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December 14, 2011

Speed cameras are fine -- but only up to a point!

I am a traffic conservative. Not counting the speed camera citation I got a few weeks ago, I have received one speeding ticket in the last 30 years. I am the guy obeying the speed limit in my neighborhood while cars pile up behind me tailgating. I'm the person admonishing my wife and kids for having lead feet.

However I can't say, as some readers seem to be prepared to do, that ever-proliferating speed cameras used under almost any conditions are a great thing. The feedback from yesterday's column was pretty evenly divided between readers with their own horror stories (check out the guy who got a school-zone speed-camera ticket in Catonsville the day after Thanksgiving, when schools were closed), who were sympathetic to Jim Hunter, whom I quoted, and those who believe speed cameras increase safety and are a force for good. I agree that ticketing speed violators is a good idea. I don't agree that speed cameras should be allowed just about anywhere, with little warning to drivers.

Hunter's main gripes are that the camera that nailed him wasn't well marked and it didn't seem to be in a genuine construction zone. Those points seemed to have been lost on some readers. Here's a sample of my email feedback on Monday:

It really grieves me that a Connecticut businessman was booked by a speed camera going 67 in a 55-mph zone and given a $40 fine. And that you yourself were snapped going 43 in a 30-mph school zone.

What is this? No one can read anymore? You exceed posted speed limits by 21 and 13 miles per hour and bellyache that you got a ticket? And that it’s the fault of the State of Maryland that needs to fill its coffers with money from innocent drivers?

IMHO (In my humble opinion, for those who don’t use email shorthand), your only reaction should be gratitude that Maryland allows a generous 11 miles over the limit leeway before issuing tickets and that you didn’t hit or kill someone.

Give us a break. Speed cameras do their job of getting “I’m above the law” drivers to slow down and avoid accidents. IMHO, there should be one at every corner.


I received my third speed camera ticket in the last three weeks last night for going 48 mph on a 35 mph stretch of Northern Parkway. The other two were for the same stretch of road next to the State Office Building on Preston Street where it is a 25 mph street on Howard. I have heard they give you a break for up to 12 mph over the speed limit, and I believe each and every one of my tickets were for 13 mph over. It is a big drain on my non existent cash flow, where I live from paycheck to paycheck and have to drive about 25 miles each way to my job. Thanks, Jay. It was very gratifying to know I am not the only one who is suffering and I was shocked to realize it is only Maryland that is doing this on the East Coast.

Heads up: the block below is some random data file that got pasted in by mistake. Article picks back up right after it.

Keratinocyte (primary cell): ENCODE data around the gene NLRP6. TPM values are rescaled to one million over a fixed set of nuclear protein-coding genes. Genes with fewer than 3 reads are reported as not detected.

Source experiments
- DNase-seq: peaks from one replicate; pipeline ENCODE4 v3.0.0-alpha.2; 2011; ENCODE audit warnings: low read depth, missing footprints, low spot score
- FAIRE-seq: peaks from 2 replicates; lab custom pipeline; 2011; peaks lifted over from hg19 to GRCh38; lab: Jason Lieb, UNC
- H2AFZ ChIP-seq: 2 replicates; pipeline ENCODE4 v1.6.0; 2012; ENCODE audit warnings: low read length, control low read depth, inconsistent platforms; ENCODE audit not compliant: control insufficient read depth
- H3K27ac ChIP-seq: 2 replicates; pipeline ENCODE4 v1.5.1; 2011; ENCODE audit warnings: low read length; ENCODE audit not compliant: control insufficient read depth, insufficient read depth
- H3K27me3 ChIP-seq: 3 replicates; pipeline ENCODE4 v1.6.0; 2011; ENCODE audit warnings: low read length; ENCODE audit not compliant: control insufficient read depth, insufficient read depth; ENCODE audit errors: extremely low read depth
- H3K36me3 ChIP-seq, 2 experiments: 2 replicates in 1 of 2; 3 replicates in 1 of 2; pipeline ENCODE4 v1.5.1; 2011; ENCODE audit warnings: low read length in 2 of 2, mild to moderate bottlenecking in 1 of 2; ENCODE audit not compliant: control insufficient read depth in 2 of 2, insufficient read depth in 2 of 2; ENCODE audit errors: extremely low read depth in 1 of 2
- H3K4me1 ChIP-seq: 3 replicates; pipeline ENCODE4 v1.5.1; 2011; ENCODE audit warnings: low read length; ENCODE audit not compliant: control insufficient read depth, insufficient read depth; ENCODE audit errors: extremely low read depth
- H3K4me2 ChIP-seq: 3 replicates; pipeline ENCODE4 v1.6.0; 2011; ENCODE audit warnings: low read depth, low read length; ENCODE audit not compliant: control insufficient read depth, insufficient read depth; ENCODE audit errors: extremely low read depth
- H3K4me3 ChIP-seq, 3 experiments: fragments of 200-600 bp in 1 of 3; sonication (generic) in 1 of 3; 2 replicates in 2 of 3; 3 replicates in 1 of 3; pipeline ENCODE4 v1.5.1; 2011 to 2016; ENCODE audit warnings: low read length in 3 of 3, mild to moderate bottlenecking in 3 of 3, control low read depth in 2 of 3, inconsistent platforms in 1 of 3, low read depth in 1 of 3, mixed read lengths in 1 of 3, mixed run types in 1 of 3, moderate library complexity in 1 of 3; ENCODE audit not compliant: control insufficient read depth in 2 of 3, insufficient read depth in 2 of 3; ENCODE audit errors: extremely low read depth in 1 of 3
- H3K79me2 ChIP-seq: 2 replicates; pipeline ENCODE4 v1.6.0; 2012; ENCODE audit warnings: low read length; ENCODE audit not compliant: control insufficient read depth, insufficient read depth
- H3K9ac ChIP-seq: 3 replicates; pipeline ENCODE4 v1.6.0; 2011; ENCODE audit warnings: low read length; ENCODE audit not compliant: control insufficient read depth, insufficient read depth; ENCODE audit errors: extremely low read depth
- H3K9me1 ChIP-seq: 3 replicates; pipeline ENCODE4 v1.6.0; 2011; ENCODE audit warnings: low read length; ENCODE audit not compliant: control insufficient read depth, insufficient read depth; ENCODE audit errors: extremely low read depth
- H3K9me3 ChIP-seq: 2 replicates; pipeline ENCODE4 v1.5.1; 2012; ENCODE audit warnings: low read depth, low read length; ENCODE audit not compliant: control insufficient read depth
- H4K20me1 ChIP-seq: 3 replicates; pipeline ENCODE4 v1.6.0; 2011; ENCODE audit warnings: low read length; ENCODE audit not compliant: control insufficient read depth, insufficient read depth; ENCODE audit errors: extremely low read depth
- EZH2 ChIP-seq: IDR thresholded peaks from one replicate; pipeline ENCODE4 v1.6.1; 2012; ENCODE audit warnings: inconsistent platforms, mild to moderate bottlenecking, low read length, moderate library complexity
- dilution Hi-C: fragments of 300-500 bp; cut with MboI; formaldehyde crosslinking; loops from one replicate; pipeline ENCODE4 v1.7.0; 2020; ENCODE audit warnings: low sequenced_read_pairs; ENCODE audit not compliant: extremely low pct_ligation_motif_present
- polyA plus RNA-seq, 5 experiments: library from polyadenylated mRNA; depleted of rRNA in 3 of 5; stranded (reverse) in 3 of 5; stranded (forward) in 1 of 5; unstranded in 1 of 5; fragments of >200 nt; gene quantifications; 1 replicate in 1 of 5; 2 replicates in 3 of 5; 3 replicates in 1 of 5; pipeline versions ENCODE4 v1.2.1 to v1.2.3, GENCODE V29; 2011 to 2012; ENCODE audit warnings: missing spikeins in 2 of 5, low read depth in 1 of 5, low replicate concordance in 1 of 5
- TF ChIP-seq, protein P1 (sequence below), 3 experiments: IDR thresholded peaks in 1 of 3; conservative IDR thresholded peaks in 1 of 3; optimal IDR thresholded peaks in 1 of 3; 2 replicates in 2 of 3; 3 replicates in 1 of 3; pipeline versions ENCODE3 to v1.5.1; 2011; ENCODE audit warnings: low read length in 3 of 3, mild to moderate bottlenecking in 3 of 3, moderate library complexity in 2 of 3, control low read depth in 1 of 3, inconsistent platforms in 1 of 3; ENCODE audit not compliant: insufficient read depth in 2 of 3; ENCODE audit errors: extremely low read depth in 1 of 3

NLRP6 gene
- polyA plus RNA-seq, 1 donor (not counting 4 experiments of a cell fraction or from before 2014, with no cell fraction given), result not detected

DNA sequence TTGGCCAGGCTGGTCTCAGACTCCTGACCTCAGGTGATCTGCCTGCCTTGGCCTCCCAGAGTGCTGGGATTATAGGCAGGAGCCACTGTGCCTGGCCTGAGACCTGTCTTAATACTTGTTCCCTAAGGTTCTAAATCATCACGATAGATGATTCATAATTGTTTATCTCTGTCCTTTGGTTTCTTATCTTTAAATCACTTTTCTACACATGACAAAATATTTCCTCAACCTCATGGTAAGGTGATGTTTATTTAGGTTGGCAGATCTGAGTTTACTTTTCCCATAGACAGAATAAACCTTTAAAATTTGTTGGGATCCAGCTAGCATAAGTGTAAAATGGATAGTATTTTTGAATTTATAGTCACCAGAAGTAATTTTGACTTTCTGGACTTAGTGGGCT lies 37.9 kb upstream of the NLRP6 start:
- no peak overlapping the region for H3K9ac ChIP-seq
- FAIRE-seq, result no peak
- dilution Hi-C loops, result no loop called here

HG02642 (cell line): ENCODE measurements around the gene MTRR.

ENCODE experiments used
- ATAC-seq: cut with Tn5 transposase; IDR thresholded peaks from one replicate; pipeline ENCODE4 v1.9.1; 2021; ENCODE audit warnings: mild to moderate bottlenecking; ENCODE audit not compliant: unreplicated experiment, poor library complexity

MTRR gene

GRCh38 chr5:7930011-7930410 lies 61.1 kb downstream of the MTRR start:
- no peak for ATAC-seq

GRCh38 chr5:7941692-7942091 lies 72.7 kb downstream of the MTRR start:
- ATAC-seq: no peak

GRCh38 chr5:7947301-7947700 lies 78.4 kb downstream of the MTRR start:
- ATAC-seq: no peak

GREAT piece, Mr, Hancock. Here is the comment I added.

The only reason that Maryland CAN be the notorious speed trap state and red light camera trap state is that the traffic safety engineering parameters are deliberately and maliciously done improperly to reduce safety and facilitate more ticket camera revenue.
If all main roads were posted with the speed limits that produce the greatest safety, the 85th percentile speed of free flowing traffic under good conditions, speed cameras could not issue enough citations to even pay their own costs of operation.
If all traffic lights had yellow intervals long enough for the ACTUAL 85th percentile speeds of approaching traffic to produce the minimum number of violations and the greatest safety, they could not issue enough citations to even pay their own basic costs of operation.
Speed and red light cameras are just cynical means to make money with improper engineering and unethical traffic management policies.


The portrayal of Mr. Hunter’s reaction, criticism and subsequent behavior appears self-centered and “possibly” hypocritical to his own employee business behavior expectations. Regardless whether the speed zone was posted as 55 and or 65, his driving behavior and lack of attention caused him to exceed the max limits on that highway. In his business, I’m sure, if one of his employees behaved out side the parameters of company work rules, there would be a supervisory mention or verbal warning up to written reprimand/termination. I also wonder if he communicates as well as he expects MD by follow-up employee relations best practices to once a year re-briefed employees and have

them acknowledgement initial that the were briefed on work rule behavior expectations? I’m sure there “could be” a possibility where an employee could of been observed behaving out side the work rules on a security camera and management now aware of unacceptable behavior would them be expected to address the situation.